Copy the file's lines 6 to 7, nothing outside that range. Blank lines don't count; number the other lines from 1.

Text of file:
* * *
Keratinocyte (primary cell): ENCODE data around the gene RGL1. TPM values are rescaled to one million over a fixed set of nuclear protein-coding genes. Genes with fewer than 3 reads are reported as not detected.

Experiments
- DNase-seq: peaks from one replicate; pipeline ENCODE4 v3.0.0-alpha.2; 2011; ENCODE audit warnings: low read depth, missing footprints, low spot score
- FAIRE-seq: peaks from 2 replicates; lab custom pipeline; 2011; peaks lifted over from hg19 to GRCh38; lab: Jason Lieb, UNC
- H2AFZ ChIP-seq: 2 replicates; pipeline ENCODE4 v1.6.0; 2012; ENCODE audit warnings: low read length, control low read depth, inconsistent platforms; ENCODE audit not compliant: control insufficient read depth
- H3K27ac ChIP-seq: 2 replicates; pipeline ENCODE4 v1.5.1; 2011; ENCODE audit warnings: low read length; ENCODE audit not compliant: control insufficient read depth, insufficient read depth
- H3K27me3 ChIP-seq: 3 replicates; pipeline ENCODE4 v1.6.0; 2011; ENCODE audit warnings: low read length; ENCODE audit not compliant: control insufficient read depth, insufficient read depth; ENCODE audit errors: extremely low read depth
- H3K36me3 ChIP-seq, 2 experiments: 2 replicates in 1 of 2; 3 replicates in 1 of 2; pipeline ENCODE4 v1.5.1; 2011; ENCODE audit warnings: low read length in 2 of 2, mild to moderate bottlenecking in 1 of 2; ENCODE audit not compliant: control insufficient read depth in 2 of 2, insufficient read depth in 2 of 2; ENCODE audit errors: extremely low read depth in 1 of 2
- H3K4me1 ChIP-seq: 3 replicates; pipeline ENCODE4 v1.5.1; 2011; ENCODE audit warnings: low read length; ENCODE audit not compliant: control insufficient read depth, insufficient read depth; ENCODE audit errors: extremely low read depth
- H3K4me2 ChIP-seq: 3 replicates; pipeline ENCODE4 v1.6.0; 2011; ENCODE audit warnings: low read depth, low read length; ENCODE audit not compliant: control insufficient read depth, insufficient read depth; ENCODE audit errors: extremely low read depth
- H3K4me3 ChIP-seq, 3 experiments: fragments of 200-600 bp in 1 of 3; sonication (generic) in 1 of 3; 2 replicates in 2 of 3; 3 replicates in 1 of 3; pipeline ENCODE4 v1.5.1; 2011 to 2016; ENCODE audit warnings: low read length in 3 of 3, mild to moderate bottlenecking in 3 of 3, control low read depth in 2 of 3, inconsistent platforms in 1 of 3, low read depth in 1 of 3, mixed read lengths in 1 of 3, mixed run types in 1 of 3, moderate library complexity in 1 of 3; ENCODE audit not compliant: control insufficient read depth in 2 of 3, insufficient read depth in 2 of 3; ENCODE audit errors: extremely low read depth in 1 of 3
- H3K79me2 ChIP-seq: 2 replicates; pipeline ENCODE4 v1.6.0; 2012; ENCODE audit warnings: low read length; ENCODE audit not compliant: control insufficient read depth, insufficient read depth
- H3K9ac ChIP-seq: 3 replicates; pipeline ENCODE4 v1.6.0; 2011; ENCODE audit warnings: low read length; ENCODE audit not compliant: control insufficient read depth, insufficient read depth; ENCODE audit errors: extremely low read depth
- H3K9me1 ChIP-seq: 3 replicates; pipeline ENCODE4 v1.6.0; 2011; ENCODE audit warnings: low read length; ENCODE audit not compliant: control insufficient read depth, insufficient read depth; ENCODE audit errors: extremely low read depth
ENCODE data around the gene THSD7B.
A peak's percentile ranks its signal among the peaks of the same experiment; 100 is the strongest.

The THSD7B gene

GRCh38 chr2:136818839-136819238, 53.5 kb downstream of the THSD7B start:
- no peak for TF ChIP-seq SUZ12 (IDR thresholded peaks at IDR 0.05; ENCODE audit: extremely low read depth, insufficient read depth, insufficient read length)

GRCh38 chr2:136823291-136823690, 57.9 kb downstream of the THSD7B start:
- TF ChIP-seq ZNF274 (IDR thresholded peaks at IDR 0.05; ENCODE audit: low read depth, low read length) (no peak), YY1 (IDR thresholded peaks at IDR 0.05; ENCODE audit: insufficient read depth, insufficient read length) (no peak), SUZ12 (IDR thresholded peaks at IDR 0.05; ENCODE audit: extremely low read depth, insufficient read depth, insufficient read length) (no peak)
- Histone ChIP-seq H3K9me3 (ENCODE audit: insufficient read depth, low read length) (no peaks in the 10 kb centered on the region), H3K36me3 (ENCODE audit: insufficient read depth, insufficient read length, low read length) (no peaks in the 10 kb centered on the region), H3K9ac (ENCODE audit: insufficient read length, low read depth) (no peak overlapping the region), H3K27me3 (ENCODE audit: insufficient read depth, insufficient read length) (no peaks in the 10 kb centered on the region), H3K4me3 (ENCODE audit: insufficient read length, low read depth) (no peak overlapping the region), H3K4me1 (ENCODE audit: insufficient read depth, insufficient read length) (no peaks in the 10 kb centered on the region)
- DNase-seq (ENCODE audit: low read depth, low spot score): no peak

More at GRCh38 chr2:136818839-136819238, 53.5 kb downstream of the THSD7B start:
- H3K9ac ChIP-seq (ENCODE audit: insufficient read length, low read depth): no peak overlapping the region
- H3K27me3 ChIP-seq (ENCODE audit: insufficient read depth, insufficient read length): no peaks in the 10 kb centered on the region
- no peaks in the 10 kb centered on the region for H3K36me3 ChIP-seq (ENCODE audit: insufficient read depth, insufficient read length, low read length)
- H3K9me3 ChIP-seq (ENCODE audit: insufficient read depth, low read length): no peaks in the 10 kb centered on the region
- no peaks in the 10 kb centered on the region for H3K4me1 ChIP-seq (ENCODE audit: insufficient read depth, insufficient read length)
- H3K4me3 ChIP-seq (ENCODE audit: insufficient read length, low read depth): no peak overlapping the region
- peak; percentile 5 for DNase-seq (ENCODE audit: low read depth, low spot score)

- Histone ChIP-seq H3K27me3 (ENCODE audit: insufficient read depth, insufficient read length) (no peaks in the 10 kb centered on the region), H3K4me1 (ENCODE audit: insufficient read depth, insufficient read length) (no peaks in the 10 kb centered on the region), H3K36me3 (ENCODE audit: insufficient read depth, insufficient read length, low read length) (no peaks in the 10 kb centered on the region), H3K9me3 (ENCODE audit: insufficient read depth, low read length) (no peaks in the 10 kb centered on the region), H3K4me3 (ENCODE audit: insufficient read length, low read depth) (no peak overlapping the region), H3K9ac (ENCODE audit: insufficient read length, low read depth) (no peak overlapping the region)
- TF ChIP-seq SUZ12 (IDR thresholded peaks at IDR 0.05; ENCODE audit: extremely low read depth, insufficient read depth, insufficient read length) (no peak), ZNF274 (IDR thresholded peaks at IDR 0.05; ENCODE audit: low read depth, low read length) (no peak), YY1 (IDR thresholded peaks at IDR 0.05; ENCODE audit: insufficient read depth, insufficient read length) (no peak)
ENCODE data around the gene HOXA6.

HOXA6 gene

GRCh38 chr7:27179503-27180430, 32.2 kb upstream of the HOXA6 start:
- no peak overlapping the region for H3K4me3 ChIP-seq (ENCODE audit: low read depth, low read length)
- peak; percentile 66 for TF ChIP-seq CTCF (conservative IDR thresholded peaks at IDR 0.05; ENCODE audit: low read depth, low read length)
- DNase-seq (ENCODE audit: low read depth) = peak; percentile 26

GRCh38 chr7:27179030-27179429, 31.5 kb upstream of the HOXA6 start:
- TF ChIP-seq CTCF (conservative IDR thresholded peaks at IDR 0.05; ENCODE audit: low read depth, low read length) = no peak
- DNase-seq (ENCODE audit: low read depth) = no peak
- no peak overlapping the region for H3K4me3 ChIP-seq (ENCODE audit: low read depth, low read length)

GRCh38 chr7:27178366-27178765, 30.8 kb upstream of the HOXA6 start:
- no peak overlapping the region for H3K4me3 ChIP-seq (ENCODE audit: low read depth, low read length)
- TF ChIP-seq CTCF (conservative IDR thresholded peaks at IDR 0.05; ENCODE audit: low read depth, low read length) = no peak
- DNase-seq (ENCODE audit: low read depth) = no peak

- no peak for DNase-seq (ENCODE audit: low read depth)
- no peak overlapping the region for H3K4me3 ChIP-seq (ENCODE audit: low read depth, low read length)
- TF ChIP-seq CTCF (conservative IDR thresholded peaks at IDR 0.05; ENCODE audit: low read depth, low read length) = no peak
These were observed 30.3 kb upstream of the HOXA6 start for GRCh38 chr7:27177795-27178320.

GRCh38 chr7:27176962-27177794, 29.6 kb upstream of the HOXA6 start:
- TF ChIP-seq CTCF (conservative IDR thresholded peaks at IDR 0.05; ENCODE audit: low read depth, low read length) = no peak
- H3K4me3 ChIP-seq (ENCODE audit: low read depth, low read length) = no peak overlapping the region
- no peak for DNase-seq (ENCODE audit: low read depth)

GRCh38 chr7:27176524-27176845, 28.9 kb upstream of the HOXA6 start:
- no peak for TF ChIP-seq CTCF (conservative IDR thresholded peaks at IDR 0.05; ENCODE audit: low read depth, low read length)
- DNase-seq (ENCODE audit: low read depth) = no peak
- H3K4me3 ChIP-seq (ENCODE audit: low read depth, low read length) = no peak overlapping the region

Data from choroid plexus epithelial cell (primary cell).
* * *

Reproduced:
- H3K27ac ChIP-seq: 2 replicates; pipeline ENCODE4 v1.5.1; 2011; ENCODE audit warnings: low read length; ENCODE audit not compliant: control insufficient read depth, insufficient read depth
- H3K27me3 ChIP-seq: 3 replicates; pipeline ENCODE4 v1.6.0; 2011; ENCODE audit warnings: low read length; ENCODE audit not compliant: control insufficient read depth, insufficient read depth; ENCODE audit errors: extremely low read depth